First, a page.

By Deepak Chopra
Deepak Chopra was named a member of Time Magazine’s ‘One Hundred Heroes of the Twentieth Century’. Heady praise for the Indian born physician who moved to the United States to become an endocrinologist and Chief of Staff of the New England Memorial Hospital. Who, not long into a successful career, took the giant leap of faith, and left everything to explore alternative healing and spirtuality. A decision that made him one of the world’s most successful authors. He has published more than fifty books in more than thirty-five languages. He has both fiction and non-fiction titles with topics ranging from golf to spirtual enlightenment. He has romantic novels and poetry books as well as biogrophies on Mohammed and Jesus. Having a conversation with Deepak on any subject would be intimidating. I’m sure he knows more about dentistry than I do.
Some of Dr. Chopra’s books are very short, including this one, ‘The Ultimate Happiness Prescription’ (2009 Harmony Books) but it is also incredibly powerful. There is no fluffy filler in this book just good stuff you can use right away. If you know and enjoyed ‘Seven Spritual Laws of Success’ or ‘Creating Abundance’ you know how wonderful his small books can be.
Dr. Chopra believes there is something spirtual about the number seven. Many of his books, including this one, are divided into seven sections. Another one of his ‘seven’ book is my personal favorite ‘How to Know God’ I highly recommend it.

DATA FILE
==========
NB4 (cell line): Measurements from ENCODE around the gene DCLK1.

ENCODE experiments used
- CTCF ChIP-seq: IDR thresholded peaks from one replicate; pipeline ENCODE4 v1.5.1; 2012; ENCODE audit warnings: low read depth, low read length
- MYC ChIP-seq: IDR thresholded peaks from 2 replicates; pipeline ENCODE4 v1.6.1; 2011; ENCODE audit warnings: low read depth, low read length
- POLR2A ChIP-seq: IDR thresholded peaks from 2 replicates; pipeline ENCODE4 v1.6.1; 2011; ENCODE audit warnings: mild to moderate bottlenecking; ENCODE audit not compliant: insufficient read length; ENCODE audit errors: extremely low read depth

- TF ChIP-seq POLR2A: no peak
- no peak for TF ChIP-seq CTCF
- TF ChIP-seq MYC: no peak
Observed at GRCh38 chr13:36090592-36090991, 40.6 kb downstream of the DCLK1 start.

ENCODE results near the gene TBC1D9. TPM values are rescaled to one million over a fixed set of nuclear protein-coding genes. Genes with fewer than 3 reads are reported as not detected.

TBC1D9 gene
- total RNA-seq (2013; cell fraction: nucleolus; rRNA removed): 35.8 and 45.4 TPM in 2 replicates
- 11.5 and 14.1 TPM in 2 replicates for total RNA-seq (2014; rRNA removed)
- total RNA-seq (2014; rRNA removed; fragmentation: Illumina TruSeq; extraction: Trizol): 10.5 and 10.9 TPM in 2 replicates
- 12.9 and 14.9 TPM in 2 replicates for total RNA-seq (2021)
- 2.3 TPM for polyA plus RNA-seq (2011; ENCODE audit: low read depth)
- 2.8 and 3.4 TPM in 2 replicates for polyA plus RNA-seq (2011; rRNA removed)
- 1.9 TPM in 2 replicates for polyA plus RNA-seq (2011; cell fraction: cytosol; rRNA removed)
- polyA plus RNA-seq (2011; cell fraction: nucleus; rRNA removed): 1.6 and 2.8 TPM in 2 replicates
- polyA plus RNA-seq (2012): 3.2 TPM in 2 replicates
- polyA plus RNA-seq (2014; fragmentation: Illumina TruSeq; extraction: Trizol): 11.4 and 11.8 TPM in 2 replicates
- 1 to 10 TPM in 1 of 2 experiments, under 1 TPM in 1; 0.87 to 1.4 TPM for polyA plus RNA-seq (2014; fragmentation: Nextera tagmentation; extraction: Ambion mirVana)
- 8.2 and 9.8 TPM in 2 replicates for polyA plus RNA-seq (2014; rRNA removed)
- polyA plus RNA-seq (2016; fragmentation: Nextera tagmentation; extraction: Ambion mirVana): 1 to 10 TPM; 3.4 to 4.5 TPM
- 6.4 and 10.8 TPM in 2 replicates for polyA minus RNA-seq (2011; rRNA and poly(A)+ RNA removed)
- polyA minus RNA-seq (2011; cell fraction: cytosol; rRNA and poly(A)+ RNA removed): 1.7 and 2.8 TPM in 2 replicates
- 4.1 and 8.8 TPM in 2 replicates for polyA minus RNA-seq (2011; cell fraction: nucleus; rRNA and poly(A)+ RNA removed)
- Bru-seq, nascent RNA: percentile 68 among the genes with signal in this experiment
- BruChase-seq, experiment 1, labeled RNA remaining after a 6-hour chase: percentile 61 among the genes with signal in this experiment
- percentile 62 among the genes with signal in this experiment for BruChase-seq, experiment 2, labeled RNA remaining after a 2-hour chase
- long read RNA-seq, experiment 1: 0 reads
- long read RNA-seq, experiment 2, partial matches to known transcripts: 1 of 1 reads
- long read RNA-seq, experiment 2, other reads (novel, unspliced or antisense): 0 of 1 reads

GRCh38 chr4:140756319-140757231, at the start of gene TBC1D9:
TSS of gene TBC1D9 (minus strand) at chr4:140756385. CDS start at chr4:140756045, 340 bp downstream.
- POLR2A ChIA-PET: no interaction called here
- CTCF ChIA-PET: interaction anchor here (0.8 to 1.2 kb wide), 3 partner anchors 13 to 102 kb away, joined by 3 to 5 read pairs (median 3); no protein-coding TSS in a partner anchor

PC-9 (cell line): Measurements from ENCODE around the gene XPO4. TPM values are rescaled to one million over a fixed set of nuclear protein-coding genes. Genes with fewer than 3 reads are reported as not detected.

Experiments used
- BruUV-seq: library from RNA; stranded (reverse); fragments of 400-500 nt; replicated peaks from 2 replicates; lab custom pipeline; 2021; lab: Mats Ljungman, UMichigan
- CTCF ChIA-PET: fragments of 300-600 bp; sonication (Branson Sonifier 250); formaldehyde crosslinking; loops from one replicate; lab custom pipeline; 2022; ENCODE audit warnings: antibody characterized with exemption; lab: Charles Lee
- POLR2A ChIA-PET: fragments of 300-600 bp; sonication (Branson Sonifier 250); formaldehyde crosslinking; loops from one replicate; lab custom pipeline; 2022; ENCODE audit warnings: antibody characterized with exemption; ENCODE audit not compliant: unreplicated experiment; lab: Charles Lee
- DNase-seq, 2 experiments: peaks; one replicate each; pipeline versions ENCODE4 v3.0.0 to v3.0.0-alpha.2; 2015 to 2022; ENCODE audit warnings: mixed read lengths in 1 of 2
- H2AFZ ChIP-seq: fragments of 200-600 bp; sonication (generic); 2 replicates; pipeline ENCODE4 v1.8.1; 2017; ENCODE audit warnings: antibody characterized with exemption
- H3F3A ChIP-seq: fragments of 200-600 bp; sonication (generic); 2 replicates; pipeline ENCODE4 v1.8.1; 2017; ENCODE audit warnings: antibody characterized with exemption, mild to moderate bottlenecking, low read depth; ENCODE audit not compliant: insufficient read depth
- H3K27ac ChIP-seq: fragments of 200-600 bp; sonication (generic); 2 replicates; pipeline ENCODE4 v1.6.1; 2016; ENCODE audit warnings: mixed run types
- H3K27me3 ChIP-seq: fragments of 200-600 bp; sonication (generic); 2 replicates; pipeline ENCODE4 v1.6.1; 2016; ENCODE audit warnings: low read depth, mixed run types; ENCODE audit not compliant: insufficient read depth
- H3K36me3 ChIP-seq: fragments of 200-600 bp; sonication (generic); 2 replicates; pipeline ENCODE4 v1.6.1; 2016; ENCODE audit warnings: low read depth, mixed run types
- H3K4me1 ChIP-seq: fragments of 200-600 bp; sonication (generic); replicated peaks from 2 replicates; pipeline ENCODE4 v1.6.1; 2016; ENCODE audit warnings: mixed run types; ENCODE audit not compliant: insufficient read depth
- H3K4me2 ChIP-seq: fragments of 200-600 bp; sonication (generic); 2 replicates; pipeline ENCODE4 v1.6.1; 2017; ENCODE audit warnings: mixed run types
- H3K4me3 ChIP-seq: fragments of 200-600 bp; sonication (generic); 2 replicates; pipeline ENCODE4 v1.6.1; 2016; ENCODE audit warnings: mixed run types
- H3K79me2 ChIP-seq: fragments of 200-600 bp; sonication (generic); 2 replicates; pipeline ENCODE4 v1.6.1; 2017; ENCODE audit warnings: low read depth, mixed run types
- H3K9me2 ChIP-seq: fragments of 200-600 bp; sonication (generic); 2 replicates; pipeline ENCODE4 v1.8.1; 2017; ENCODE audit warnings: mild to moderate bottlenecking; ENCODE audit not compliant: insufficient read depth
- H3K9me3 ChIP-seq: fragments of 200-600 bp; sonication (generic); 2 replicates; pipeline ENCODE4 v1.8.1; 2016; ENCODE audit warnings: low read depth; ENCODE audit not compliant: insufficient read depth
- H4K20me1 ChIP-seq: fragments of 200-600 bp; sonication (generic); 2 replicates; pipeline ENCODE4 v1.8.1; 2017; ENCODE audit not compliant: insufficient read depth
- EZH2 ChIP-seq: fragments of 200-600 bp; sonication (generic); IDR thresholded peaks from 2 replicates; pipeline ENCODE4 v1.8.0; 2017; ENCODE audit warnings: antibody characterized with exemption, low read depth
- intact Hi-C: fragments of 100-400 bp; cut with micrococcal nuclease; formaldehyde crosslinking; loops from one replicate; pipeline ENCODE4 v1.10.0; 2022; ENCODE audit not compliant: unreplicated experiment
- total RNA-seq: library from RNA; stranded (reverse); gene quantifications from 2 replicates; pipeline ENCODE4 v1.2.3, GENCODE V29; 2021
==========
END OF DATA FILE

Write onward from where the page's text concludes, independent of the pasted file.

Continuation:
Each of the seven sections requires us to focus attention on an area of our lives. Dr. Chopra combines modern medical research with the ancient wisdom of the Tao to show us the true path. Many Buddist practises are highlighted as well, but this is not a Buddist book. Each of the seven sections ends with exercises to be completed daily.
Some of the keys to happiness such as ‘detoxify your life’ or ‘give up being right’ may seem cliché to most readers, but like any good coach Deepak shows us a new way of looking at a familar idea. He also reminds us that the application of simple solutions are often the best way to tackle complex problems. These simple ideas remain popular because they have a sound basis in truth.
The biggest take-away from this book is that happiness requires a lot of effort. Happiness is active while bliss is passive. Happiness does not come naturally to most of us, it is a learned skill that requires practice and thoughtful training.
So whenever you catch yourself saying, ‘why can’t I be happy?’, remember it is not something you have, it is something you work toward. To use another cliché, happiness is the journey not the destination.
Have a great trip!